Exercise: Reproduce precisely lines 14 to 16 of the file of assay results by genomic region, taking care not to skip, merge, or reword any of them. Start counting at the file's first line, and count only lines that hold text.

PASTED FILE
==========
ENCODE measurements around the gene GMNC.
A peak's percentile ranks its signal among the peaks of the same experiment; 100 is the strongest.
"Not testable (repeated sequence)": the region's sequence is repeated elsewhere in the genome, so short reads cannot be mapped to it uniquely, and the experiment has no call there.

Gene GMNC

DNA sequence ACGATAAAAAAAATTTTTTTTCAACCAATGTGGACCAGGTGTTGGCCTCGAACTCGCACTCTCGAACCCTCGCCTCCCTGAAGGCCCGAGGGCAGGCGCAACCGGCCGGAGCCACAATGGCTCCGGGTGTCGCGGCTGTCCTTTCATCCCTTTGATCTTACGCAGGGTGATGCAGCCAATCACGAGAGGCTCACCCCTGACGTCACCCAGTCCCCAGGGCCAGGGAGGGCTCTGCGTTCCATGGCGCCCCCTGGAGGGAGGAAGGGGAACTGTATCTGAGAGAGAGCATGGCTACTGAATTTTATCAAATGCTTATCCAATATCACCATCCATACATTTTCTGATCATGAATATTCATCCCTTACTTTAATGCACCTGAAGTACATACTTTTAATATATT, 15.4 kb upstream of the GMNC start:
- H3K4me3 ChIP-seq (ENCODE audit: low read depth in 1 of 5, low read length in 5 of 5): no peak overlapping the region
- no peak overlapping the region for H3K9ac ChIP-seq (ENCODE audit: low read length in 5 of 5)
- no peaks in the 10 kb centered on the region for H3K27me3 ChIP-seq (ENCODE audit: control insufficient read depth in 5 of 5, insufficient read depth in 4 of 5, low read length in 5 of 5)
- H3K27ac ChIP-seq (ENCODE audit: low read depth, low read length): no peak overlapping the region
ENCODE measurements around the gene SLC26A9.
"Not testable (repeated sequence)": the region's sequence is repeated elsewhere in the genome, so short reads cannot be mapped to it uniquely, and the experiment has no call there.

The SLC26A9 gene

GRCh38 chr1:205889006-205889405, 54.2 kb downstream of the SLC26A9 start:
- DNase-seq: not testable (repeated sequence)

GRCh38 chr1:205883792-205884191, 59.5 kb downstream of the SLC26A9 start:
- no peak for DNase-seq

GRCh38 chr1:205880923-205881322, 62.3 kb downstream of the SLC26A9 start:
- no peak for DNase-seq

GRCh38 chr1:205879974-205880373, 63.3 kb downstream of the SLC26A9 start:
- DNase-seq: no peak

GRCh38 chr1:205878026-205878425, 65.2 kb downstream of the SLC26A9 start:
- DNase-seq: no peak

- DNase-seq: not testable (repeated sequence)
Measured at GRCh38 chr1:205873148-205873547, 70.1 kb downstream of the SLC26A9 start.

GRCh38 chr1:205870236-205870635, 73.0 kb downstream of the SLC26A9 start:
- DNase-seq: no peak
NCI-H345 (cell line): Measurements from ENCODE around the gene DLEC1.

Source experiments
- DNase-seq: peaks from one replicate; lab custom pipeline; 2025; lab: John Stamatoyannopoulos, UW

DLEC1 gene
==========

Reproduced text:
- DNase-seq: not testable (repeated sequence)

GRCh38 chr1:205883792-205884191, 59.5 kb downstream of the SLC26A9 start:
- no peak for DNase-seq